Appeals court tosses conviction in Lakewood slayings
In a 3-0 decision Friday, the appellate panel overturned Douglas Davis' convictions of weapons crimes and ruled he could not be recharged, The News Tribune reported Saturday.
But the court upheld convictions against Eddie Davis and Letrecia Nelson for helping Clemmons and possessing the gun he had taken from one of the officers. The panel, however, found some factors prosecutors filed against the two shouldn't have been applied and sent the cases back for re-sentencing, the newspaper reported.
Clemmons gunned down four Lakewood officers at a Tacoma-area coffee shop in 2009. He was killed two days later in a confrontation with a Seattle police officer.
Pierce County prosecutors filed charges against seven people in the aftermath of the killings. They won convictions against six of them either through jury trials or pleas.
But Douglas Davis was the second to have his or her conviction overturned. Last year, an appeals panel threw out the conviction of Clemmons' sister, LaTanya Clemmons, who had been charged with rendering aid to her brother's getaway driver. Prosecutors chose not to try her again.
Douglas Davis argued he shouldn't be convicted of possessing the weapon Clemmons took from one of the officers because he never touched the weapon.
"I think he's an innocent guy who found himself in a position he couldn't get out of," said Kent Underwood, who represented Davis at trial.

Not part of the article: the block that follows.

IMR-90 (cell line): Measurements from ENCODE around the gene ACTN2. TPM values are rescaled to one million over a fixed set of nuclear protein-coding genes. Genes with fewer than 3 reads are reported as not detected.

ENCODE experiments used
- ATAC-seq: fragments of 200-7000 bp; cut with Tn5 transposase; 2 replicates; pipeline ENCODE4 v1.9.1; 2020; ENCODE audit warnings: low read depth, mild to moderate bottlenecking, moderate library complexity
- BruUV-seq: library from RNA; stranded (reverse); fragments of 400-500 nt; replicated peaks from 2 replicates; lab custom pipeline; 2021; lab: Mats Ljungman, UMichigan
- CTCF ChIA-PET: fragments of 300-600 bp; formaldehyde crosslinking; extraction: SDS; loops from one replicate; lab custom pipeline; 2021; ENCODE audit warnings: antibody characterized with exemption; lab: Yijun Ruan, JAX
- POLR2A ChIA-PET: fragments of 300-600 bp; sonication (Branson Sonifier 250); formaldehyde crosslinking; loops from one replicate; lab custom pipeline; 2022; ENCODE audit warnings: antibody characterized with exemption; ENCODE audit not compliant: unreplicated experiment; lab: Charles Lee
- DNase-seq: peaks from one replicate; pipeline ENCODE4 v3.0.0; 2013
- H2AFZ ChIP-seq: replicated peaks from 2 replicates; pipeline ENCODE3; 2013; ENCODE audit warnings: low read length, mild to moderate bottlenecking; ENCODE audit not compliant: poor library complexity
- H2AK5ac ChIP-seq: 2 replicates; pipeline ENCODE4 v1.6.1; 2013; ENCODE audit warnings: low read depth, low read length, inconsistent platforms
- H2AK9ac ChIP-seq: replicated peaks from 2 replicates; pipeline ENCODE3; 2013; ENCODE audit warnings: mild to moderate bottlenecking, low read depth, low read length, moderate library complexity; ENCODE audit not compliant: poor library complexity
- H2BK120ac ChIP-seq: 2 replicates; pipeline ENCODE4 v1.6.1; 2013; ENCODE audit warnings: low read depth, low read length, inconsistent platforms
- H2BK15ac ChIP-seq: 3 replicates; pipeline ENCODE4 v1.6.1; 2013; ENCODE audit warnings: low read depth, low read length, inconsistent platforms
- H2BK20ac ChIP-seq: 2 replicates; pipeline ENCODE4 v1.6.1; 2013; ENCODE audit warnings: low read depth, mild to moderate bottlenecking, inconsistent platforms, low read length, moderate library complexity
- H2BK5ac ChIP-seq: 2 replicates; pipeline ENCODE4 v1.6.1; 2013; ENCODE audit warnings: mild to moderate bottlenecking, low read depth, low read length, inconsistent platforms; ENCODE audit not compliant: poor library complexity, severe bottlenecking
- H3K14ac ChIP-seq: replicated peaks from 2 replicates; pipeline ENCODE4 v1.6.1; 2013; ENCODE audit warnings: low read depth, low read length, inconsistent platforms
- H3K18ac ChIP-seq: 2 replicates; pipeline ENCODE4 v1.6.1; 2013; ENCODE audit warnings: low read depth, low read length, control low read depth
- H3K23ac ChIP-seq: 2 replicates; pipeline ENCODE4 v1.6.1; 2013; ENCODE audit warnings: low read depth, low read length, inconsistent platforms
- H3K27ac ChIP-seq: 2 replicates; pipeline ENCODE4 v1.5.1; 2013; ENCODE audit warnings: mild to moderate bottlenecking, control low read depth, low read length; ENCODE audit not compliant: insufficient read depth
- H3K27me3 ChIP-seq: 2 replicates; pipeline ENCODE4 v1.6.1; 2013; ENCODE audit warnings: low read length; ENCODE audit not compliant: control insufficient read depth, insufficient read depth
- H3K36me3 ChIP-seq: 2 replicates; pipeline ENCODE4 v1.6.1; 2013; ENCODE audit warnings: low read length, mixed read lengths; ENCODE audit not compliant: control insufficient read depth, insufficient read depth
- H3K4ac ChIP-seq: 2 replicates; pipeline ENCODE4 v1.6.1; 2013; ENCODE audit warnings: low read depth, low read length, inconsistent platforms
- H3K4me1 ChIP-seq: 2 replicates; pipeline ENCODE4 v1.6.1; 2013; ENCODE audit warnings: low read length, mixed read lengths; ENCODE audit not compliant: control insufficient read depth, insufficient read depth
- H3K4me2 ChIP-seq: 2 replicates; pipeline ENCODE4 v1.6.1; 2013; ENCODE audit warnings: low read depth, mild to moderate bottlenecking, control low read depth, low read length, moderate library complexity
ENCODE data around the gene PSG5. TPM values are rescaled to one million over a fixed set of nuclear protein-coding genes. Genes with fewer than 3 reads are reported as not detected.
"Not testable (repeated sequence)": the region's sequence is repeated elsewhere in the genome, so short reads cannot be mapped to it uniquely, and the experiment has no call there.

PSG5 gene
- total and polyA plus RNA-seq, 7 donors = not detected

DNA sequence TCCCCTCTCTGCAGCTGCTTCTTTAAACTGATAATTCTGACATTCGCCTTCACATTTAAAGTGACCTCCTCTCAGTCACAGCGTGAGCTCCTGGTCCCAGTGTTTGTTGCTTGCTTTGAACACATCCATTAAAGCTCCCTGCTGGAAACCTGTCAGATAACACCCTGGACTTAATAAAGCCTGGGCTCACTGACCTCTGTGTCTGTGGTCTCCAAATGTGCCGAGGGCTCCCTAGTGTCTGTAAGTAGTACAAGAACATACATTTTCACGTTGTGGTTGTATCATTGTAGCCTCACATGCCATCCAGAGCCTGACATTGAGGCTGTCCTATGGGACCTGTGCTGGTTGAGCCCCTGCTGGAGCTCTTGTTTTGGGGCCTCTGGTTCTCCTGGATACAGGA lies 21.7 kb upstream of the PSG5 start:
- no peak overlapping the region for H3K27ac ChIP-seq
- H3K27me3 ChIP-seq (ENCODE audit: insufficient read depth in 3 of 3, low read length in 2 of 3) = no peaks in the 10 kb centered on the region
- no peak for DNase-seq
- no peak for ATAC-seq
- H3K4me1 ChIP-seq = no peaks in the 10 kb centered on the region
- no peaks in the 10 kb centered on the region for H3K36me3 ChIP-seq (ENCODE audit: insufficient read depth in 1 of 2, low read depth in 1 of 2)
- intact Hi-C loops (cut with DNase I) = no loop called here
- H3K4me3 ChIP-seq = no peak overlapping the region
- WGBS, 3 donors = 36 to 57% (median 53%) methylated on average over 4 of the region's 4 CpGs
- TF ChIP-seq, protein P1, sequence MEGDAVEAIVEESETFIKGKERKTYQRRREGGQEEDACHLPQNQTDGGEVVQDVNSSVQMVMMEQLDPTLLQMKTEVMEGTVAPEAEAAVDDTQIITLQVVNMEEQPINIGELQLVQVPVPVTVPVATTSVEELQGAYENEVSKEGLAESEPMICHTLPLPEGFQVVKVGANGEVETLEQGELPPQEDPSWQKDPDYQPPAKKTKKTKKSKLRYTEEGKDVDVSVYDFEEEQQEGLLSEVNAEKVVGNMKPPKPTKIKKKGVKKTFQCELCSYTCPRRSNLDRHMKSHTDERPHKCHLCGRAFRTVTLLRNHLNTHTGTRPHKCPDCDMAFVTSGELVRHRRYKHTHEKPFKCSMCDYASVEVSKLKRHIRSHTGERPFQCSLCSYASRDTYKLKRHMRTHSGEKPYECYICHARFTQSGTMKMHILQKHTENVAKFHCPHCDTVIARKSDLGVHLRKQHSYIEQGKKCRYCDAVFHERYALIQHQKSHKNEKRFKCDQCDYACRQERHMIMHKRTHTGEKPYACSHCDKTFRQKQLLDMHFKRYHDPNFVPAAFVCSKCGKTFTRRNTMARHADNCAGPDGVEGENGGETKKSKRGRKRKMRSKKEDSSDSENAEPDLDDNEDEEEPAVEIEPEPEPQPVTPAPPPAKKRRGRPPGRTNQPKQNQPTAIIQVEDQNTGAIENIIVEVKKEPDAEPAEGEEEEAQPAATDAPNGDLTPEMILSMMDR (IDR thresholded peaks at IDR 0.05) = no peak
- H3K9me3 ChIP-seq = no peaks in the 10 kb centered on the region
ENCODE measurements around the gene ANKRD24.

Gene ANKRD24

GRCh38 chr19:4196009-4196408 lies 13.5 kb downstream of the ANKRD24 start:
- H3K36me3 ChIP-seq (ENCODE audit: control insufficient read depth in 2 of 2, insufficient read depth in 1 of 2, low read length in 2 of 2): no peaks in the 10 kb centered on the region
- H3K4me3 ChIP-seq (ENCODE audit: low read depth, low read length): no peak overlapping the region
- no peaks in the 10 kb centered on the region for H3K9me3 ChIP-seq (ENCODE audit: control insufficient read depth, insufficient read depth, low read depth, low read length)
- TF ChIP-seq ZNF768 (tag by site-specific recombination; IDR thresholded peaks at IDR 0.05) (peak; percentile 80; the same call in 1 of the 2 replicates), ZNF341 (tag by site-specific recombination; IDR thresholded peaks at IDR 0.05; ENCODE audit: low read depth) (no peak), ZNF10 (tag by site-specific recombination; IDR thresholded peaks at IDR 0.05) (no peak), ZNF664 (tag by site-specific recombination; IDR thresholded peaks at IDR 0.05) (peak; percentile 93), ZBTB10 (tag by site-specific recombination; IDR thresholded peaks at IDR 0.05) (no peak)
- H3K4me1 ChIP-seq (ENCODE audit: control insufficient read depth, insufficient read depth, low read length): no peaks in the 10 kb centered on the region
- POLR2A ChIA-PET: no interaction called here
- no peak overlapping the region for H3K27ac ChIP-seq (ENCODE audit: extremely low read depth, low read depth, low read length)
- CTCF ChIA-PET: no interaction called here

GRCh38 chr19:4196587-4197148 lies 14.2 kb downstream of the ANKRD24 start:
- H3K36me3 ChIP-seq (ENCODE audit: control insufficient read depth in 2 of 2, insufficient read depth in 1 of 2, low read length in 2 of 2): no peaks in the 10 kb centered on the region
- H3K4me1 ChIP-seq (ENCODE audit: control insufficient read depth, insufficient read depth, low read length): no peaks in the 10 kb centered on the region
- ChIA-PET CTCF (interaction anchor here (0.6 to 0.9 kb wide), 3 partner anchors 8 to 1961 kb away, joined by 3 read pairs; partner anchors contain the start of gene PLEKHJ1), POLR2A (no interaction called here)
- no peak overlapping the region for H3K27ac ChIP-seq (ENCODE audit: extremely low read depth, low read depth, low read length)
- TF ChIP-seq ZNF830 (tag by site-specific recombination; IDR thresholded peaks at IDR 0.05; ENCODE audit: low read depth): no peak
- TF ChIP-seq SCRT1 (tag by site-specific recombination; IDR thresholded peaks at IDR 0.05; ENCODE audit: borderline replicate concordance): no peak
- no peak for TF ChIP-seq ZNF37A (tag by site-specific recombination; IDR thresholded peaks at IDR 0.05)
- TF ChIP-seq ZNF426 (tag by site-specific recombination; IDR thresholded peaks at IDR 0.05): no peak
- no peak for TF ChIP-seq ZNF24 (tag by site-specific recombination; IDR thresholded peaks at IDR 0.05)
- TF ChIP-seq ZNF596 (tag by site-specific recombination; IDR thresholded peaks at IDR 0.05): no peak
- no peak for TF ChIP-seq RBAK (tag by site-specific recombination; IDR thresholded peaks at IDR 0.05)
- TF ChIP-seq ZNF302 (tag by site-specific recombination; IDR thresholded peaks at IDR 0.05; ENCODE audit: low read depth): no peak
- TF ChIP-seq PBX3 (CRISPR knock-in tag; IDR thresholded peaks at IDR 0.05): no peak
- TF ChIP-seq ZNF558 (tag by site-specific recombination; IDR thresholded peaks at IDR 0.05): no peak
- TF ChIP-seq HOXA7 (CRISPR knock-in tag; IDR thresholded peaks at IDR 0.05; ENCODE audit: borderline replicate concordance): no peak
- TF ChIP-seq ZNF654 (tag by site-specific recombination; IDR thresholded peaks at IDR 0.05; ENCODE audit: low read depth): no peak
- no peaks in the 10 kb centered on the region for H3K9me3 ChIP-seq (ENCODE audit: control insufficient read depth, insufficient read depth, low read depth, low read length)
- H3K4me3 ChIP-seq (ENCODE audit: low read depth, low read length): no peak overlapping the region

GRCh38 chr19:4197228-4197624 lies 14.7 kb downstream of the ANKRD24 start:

Prosecutor Mark Lindquist said: "We're pleased the appellate court upheld the convictions and exceptional sentences against Eddie Davis and Letrecia Nelson. I'm proud of the work our office did, along with law enforcement, in the vigorous prosecution of all those who assisted Maurice Clemmons."
Eddie Davis and Nelson were charged with rendering criminal assistance to Clemmons and possessing the firearm he had with him when he stopped by Nelson's home after the killings. Douglas Davis was charged solely with weapons crimes: being a felon in possession of a firearm and possessing a stolen weapon.
A jury convicted them as charged in December 2010, and prosecutors sought sentences above the standard range. The three appealed.
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